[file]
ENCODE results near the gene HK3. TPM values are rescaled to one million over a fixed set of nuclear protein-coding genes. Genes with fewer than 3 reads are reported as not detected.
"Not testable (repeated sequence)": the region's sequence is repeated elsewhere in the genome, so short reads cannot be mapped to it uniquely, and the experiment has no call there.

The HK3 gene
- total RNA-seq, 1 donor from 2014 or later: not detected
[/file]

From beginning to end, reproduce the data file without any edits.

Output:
ENCODE results near the gene HK3. TPM values are rescaled to one million over a fixed set of nuclear protein-coding genes. Genes with fewer than 3 reads are reported as not detected.
"Not testable (repeated sequence)": the region's sequence is repeated elsewhere in the genome, so short reads cannot be mapped to it uniquely, and the experiment has no call there.

The HK3 gene
- total RNA-seq, 1 donor from 2014 or later: not detected